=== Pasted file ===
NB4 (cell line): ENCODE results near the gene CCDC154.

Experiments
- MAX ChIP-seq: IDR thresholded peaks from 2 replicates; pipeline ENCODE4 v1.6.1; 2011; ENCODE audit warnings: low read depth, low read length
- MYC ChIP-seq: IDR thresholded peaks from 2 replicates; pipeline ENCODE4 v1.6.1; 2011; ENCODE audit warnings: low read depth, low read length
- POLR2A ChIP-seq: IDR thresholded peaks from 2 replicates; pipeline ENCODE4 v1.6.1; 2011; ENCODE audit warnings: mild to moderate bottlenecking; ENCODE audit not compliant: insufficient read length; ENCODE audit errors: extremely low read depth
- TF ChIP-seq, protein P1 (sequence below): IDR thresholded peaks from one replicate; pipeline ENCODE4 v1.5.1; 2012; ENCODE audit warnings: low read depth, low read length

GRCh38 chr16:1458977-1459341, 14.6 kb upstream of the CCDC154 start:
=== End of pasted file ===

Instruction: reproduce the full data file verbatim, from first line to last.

NB4 (cell line): ENCODE results near the gene CCDC154.

Experiments
- MAX ChIP-seq: IDR thresholded peaks from 2 replicates; pipeline ENCODE4 v1.6.1; 2011; ENCODE audit warnings: low read depth, low read length
- MYC ChIP-seq: IDR thresholded peaks from 2 replicates; pipeline ENCODE4 v1.6.1; 2011; ENCODE audit warnings: low read depth, low read length
- POLR2A ChIP-seq: IDR thresholded peaks from 2 replicates; pipeline ENCODE4 v1.6.1; 2011; ENCODE audit warnings: mild to moderate bottlenecking; ENCODE audit not compliant: insufficient read length; ENCODE audit errors: extremely low read depth
- TF ChIP-seq, protein P1 (sequence below): IDR thresholded peaks from one replicate; pipeline ENCODE4 v1.5.1; 2012; ENCODE audit warnings: low read depth, low read length

GRCh38 chr16:1458977-1459341, 14.6 kb upstream of the CCDC154 start: